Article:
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Tennis: Nishikori stops Raonic at 2.26am to reach US Open quarters

Kei Nishikori (right) beat World No. 5 Milos Raonic at 2.26am on Tuesday morning in New York to reach the US Open quarter-finals, matching his best result in the Grand Slam. Photo: AFP.

Kei Nishikori (right) beat World No. 5 Milos Raonic at 2.26am on Tuesday morning in New York to reach the US Open quarter-finals, matching his best result in the Grand Slam. Photo: AFP.

September 2, 2014: Kei Nishikori twice came from a set down to beat World No. 5 Milos Raonic 4-6, 7-6, 6-7, 7-5, 6-4 and move into the quarter-finals of the US Open, matching his best-ever result in a Grand Slam.

 

Nishikori, the World No. 11, became the first Japanese man to reach the last eight of the US Open since Zenzo Shimidzu in 1922 and will next face Australian Open champion Stan Wawrinka, the World No. 4 who beat Tommy Robredo 7-5, 4-6, 7-6 (9-7), 6-2.

 

Nishikori was competing in the fourth round of a Grand Slam for the seventh time, but had only progressed beyond that stage once before, at the 2012 Australian Open.

 

However, the 24-year-old eventually prevailed over Raonic in a match that lasted four hours 19 minutes and finished at 2.26am, tying for the latest finish in US Open history (equalling Mats Wilander vs Mikael Pernfors in 1993 and John Isner vs Phillipp Kohlschreiber in 2012).

 

“It was really tough to concentrate all the time,” Nishikori said. “I just tried to play one point at a time and keep fighting.”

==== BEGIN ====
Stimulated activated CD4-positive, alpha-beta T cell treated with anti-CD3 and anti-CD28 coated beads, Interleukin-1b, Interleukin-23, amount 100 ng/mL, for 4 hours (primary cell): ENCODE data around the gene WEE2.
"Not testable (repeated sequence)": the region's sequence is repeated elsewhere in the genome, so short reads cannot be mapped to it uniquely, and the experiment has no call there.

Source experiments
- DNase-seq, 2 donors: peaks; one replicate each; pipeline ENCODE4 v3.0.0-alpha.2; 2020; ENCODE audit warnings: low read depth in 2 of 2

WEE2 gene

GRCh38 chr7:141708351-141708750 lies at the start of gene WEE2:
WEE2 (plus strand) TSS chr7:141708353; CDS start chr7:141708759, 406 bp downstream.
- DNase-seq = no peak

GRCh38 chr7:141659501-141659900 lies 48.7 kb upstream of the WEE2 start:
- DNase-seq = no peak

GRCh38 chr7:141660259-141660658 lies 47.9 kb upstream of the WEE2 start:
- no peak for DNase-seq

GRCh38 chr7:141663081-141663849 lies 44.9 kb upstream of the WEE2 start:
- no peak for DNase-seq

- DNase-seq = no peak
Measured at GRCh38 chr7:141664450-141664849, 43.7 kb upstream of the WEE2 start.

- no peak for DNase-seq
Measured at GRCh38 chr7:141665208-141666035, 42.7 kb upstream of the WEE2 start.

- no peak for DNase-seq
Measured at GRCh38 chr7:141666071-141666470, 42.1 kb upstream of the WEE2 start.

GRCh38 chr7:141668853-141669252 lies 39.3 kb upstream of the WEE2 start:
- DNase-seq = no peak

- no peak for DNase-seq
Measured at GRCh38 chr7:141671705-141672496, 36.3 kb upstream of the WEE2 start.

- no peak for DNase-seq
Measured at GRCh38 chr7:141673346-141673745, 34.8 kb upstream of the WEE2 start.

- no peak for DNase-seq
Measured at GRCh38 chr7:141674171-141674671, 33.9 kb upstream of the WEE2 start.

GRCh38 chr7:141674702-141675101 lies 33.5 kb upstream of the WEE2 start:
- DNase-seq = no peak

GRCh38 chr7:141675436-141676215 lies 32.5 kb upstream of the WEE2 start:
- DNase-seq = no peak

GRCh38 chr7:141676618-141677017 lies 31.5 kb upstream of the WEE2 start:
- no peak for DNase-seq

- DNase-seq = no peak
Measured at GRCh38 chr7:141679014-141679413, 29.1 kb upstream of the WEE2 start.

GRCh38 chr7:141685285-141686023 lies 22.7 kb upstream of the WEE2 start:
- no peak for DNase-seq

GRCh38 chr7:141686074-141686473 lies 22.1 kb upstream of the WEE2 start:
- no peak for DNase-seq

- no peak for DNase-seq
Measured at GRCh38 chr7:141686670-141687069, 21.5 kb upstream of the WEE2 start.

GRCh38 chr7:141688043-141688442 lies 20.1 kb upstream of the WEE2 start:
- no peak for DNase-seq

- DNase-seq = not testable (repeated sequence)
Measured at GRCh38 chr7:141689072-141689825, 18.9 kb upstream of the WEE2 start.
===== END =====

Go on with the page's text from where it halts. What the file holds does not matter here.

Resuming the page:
Watched over by coach Michael Chang, the five-foot 10-inch Nishikori was certainly no physical match for the six-foot five-inch Raonic, as ‘The Missile’ slammed down 35 aces to eight by the Japanese and hit 86 winners compared to his opponent’s 53.

 

However, Nishikori made far fewer unforced errors – 41 to 72 – and won a far higher percentage of points on his second serve (66% vs 47%), eventually clinching the victory by winning the deciding set 6-4.

 

Nishikori won his sixth ATP title in April at the Barcelona Open in Spain and two weeks later reached the final of a Masters 1000 event for the first time at the Madrid Open, but had to retire in the third set against Rafael Nadal due to injury. Nishikori is currently the only Asian player in the world’s top 30, with Taiwan’s Rendy Lu Yen-hsun at 34.

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